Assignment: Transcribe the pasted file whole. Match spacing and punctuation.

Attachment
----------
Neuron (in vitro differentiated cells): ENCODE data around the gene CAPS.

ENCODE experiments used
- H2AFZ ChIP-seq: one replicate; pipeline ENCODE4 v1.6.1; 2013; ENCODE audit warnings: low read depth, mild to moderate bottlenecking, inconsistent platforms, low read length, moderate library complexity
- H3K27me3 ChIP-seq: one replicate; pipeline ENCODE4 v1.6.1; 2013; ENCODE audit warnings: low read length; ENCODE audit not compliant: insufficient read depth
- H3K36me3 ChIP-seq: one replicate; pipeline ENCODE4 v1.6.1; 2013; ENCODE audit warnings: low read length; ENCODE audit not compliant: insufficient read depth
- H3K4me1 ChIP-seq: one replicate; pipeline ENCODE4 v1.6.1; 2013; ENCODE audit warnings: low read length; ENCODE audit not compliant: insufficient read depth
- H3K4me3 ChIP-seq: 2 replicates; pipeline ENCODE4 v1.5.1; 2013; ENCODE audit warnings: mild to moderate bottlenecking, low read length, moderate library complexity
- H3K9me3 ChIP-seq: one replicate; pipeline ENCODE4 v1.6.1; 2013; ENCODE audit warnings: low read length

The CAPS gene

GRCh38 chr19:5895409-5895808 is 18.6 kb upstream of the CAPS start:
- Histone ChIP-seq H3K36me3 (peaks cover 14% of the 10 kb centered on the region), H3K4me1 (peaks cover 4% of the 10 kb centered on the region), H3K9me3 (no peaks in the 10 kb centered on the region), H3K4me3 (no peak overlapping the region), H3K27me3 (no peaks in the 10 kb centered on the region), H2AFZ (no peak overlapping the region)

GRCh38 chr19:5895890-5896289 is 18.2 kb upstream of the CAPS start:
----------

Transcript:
Neuron (in vitro differentiated cells): ENCODE data around the gene CAPS.

ENCODE experiments used
- H2AFZ ChIP-seq: one replicate; pipeline ENCODE4 v1.6.1; 2013; ENCODE audit warnings: low read depth, mild to moderate bottlenecking, inconsistent platforms, low read length, moderate library complexity
- H3K27me3 ChIP-seq: one replicate; pipeline ENCODE4 v1.6.1; 2013; ENCODE audit warnings: low read length; ENCODE audit not compliant: insufficient read depth
- H3K36me3 ChIP-seq: one replicate; pipeline ENCODE4 v1.6.1; 2013; ENCODE audit warnings: low read length; ENCODE audit not compliant: insufficient read depth
- H3K4me1 ChIP-seq: one replicate; pipeline ENCODE4 v1.6.1; 2013; ENCODE audit warnings: low read length; ENCODE audit not compliant: insufficient read depth
- H3K4me3 ChIP-seq: 2 replicates; pipeline ENCODE4 v1.5.1; 2013; ENCODE audit warnings: mild to moderate bottlenecking, low read length, moderate library complexity
- H3K9me3 ChIP-seq: one replicate; pipeline ENCODE4 v1.6.1; 2013; ENCODE audit warnings: low read length

The CAPS gene

GRCh38 chr19:5895409-5895808 is 18.6 kb upstream of the CAPS start:
- Histone ChIP-seq H3K36me3 (peaks cover 14% of the 10 kb centered on the region), H3K4me1 (peaks cover 4% of the 10 kb centered on the region), H3K9me3 (no peaks in the 10 kb centered on the region), H3K4me3 (no peak overlapping the region), H3K27me3 (no peaks in the 10 kb centered on the region), H2AFZ (no peak overlapping the region)

GRCh38 chr19:5895890-5896289 is 18.2 kb upstream of the CAPS start: